London has long been a hot spot for American students studying abroad. It's appeal is three-fold — it's English speaking, it has well-known schools, and its transportation system makes it easy to get around. But it's that same transportation system that is now under attack, putting fear in the hearts of loving parents.
“My fears are the worse fears that any parent could have. That something could happen to her,” said Alban Molineaux.
Molineaux's daughter, Diane, was in London during the July 7 bombings. She's one of 12 students from Union College studying there.
“The situation over there, it ties your stomach right in a knot, you know, because you fear for your child. You want to protect them in any way you possibly can, and there's nothing I can do when she's over there,” said Molineaux.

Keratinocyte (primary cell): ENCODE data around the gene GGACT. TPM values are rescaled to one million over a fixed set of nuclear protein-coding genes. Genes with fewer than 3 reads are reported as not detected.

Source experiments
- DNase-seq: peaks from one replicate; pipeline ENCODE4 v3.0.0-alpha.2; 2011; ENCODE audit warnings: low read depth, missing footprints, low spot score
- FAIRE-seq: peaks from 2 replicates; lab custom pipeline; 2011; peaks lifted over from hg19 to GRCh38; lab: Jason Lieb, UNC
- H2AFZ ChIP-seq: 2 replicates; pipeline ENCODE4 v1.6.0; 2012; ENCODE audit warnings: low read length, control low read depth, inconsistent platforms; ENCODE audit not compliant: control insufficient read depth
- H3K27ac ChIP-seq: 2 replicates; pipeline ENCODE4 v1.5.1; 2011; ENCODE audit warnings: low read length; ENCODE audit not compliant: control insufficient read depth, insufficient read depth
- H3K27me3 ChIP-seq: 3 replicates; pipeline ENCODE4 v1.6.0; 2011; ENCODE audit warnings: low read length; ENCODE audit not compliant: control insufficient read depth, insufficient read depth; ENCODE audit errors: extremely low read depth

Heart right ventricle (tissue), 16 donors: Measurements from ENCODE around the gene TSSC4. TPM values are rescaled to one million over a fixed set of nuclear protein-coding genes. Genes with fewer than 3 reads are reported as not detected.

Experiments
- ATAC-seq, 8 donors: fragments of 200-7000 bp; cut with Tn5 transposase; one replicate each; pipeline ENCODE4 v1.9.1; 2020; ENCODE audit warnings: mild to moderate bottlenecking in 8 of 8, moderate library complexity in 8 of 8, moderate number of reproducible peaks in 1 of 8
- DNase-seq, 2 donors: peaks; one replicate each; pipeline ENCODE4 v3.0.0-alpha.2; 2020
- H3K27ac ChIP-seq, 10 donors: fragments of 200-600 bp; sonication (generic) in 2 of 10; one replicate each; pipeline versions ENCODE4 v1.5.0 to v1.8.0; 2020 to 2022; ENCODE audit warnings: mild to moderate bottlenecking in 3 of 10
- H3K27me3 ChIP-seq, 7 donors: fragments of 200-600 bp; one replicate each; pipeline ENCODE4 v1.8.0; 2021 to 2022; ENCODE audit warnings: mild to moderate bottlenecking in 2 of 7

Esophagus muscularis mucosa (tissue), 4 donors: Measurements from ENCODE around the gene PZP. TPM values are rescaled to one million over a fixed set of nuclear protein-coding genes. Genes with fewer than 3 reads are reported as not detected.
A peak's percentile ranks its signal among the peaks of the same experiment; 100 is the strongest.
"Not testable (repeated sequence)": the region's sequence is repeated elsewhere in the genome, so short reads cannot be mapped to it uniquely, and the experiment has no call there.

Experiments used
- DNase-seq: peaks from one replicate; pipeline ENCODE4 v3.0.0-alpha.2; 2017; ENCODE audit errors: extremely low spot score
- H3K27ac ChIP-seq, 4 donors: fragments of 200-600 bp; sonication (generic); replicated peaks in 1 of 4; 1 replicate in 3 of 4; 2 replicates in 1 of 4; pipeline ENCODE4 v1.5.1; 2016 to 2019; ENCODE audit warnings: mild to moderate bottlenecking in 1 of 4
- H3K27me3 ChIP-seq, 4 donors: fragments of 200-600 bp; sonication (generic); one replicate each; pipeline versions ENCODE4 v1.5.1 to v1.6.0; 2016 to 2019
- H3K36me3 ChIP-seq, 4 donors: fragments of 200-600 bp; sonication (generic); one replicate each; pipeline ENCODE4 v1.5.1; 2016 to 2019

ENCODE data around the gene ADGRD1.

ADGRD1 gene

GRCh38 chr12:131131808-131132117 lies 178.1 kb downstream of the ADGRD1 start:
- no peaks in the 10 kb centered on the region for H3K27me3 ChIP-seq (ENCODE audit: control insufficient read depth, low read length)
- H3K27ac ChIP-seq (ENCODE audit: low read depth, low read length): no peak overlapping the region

Despite his worries, Molineaux wants his daughter to continue her trip.
“Don't let terrorists get what they are trying to get, you know. Don't let them win,” said Molineaux.
Ann Wilkening agrees with Molineaux. She sends Saint Rose students to London every semester, and this fall she's sending five.
“We have not discouraged students from going there,” said Wilkening.
Wilkening understands her students' concerns. Her own son was in London more than a decade ago during an IRA attack.
“Your first concern is that the child you brought into this world, you want to know that they are going to be safe. But the reality of this world is that they could be crossing the street, Western Avenue, and something could happen to them. So I would rather them take chances,” said Wilkening.
Wilkening said the school is closely monitoring the bombings. They have two students in London right now, and said both are safe.